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  10. kgruber

    kgruber En-Route

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    Are pretty "old" school.
    2007 Suzuki SX-4
    2004 Suburban
     
  11. PaulS

    PaulS Touchdown! Greaser!

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    Like anything else though, if it's hunting the answer is "more horsepower".
     
  12. PaulS

    PaulS Touchdown! Greaser!

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    Save your money. You found the best solution, just move the shift lever.
     
  13. Bill

    Bill Touchdown! Greaser! PoA Supporter

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    Given the age of the vehicles, like @denverpilot , my money is the slight downshift you feel is the torque converter unlocking when more power is demanded. It raises the revs some and gets a little more torque amplification out of the TC.
     
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  14. denverpilot

    denverpilot Tied Down PoA Supporter

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    Don’t forget there’s just bad designs too.

    The slush box in my Yukon was plenty good for about 150K miles but was also known to have an underpowered servo for downshifts and the automotive community quickly learned when rebuilding them to use the servo from the Corvette that fit right into the same position as the wimpy one.

    Chevy used the wimpy one for a squishier shift so mom and the kids weren’t jostled around in the family truckster by it... shifting like a truck. Go figure.

    Wasn’t technically a “bad” design but after squish box mods to make suburban housewives happy, it wasn’t suitable for harder work like heavy towing anymore without knowingly going into that with “it’ll need replaced at 150K miles” planning. No biggie. It was also a CHEAP trans to replace. $2K tops and you’re rolling again for another 150K or more if your rebuild shop changed it all back to a proper pickup truck configuration.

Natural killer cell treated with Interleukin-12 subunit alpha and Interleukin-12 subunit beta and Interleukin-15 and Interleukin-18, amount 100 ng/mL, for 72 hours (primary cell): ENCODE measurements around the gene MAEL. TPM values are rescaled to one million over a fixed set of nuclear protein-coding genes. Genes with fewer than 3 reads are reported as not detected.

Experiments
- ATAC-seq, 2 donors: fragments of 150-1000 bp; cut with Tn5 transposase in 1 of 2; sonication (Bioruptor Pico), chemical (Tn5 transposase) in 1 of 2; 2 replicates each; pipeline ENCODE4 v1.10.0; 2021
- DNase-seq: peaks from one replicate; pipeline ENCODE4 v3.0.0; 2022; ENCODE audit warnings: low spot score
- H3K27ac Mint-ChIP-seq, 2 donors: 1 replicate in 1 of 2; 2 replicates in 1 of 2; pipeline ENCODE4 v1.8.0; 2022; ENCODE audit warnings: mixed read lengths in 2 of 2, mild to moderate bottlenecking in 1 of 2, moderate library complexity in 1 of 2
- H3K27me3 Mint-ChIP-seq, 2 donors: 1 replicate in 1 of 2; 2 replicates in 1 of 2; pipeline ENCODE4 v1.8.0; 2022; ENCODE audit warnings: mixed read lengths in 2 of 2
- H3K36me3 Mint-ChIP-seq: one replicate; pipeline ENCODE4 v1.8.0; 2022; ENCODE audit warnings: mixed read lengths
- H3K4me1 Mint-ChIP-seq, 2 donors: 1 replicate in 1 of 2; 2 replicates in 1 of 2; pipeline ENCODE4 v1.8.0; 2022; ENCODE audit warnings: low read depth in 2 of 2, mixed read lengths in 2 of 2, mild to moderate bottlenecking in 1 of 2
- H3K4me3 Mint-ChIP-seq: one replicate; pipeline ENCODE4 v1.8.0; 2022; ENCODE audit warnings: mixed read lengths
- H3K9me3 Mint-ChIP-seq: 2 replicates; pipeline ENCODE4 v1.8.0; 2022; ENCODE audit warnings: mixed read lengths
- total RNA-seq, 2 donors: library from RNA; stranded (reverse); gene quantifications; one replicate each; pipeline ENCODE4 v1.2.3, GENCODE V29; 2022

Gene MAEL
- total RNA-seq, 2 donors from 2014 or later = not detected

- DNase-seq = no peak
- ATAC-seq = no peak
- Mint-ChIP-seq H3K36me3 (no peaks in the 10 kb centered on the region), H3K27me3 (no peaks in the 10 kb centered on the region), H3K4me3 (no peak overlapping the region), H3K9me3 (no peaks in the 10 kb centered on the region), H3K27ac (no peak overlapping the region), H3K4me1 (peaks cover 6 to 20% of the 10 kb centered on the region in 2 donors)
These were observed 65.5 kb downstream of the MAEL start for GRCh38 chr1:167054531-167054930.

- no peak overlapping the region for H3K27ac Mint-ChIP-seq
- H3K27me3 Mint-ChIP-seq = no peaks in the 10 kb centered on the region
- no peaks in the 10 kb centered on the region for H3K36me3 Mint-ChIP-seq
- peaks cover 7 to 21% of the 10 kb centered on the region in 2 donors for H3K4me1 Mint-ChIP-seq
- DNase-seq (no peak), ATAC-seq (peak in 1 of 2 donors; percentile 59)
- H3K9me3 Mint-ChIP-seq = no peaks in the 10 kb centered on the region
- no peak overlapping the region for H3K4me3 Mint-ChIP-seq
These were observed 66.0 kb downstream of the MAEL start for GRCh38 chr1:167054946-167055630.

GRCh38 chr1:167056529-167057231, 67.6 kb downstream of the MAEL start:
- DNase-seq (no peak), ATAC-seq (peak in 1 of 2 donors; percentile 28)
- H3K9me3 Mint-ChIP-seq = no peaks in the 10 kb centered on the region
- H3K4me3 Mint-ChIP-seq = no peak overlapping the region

In other words, the requests for specific make/model/trans and model Year are important. Because people with more time and some larger vested interest or just natural mechanical curiosity have probably already figured it out.

    Which is what led to Subaru extending the warranty on my current CVT out from 35K to 100K across many many model years. Nobody trusts the things.

    But if you’ll say you’ll replace it when it barfs, fine. LOL...

    With most companies now saying they treat the trans as a replaceable unit and even dealers are told not to troubleshoot or rebuild them, just swap it... I pretty much think you’re best off just driving normally and ignoring whatever it’s doing.

    It’s impossible to figure out what’s in some egghead at a desk’s brain when they programmed it. And they’re as likely to have programmed it correctly as have written a bug or ten into that code. Ha. Seriously. The order of the day is “oh yeah there’s a TSB around here somewhere where we were supposed to re-Flash the firmware in six on board computers but we didn’t bother... let me go find that and waste your time to fix our bugs, and charge you for it.”

    LOL LOL LOL.
     
  15. SoonerAviator

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    That's my guess as well. The torque converter unlocking is what generally happens for a bit prior to the downshift command. The only way to really adjust that manually in modern vehicles is with a programmer/custom tuner.
     
  16. Tantalum

    Tantalum Final Approach

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    Ah yes, my father's suburban did the same.. just drop it into one gear lower from D and it should stay there, albeit at a higher RPM
     
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  17. denverpilot

    denverpilot Tied Down PoA Supporter

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    Yup. And the ever so questionable “Tow/Haul Mode” button. LOL

    A friend offered to reprogram mine, he’s done tons of them. I said nah... I don’t tow that often.
     
  18. PilotThumper

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    The Suzuki I would be reluctant to do anything with as they are know to have transmission issues so playing around with that would be asking for problems.
    For the Suburban you can get a different TCM for it as well as have it rebuilt with some different internals. I would highly recommend doing both together as it often happens customers will get things reprogramed on an older unit and then the unit can not take the extra load and gives up the ghost.

    Best thing to do it bring the vehicles into a shop that you trust and ask some opinions.
     
  19. G-force

    G-force Pre-takeoff checklist